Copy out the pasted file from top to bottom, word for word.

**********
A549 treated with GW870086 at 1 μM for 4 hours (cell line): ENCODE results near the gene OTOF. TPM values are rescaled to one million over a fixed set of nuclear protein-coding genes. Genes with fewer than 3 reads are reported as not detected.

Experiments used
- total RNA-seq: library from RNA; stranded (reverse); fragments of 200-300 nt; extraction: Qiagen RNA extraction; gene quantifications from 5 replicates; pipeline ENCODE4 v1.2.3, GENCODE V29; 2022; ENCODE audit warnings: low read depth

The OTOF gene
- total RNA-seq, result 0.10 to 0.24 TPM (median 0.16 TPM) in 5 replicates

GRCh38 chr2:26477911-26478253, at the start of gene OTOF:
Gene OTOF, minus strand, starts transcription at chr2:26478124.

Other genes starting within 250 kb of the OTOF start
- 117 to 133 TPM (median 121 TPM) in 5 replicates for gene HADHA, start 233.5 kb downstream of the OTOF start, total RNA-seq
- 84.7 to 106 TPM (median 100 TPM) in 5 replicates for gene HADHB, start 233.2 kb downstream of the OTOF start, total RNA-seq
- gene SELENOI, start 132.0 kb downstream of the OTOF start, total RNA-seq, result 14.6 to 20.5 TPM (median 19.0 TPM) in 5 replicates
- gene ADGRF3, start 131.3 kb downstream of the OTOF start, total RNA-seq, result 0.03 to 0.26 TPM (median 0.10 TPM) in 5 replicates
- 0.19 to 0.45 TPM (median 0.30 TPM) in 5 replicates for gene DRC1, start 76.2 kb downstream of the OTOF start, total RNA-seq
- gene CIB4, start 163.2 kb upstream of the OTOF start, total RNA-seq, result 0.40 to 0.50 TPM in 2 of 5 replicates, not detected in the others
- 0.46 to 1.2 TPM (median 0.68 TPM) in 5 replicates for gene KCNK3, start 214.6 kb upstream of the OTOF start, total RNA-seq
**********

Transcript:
A549 treated with GW870086 at 1 μM for 4 hours (cell line): ENCODE results near the gene OTOF. TPM values are rescaled to one million over a fixed set of nuclear protein-coding genes. Genes with fewer than 3 reads are reported as not detected.

Experiments used
- total RNA-seq: library from RNA; stranded (reverse); fragments of 200-300 nt; extraction: Qiagen RNA extraction; gene quantifications from 5 replicates; pipeline ENCODE4 v1.2.3, GENCODE V29; 2022; ENCODE audit warnings: low read depth

The OTOF gene
- total RNA-seq, result 0.10 to 0.24 TPM (median 0.16 TPM) in 5 replicates

GRCh38 chr2:26477911-26478253, at the start of gene OTOF:
Gene OTOF, minus strand, starts transcription at chr2:26478124.

Other genes starting within 250 kb of the OTOF start
- 117 to 133 TPM (median 121 TPM) in 5 replicates for gene HADHA, start 233.5 kb downstream of the OTOF start, total RNA-seq
- 84.7 to 106 TPM (median 100 TPM) in 5 replicates for gene HADHB, start 233.2 kb downstream of the OTOF start, total RNA-seq
- gene SELENOI, start 132.0 kb downstream of the OTOF start, total RNA-seq, result 14.6 to 20.5 TPM (median 19.0 TPM) in 5 replicates
- gene ADGRF3, start 131.3 kb downstream of the OTOF start, total RNA-seq, result 0.03 to 0.26 TPM (median 0.10 TPM) in 5 replicates
- 0.19 to 0.45 TPM (median 0.30 TPM) in 5 replicates for gene DRC1, start 76.2 kb downstream of the OTOF start, total RNA-seq
- gene CIB4, start 163.2 kb upstream of the OTOF start, total RNA-seq, result 0.40 to 0.50 TPM in 2 of 5 replicates, not detected in the others
- 0.46 to 1.2 TPM (median 0.68 TPM) in 5 replicates for gene KCNK3, start 214.6 kb upstream of the OTOF start, total RNA-seq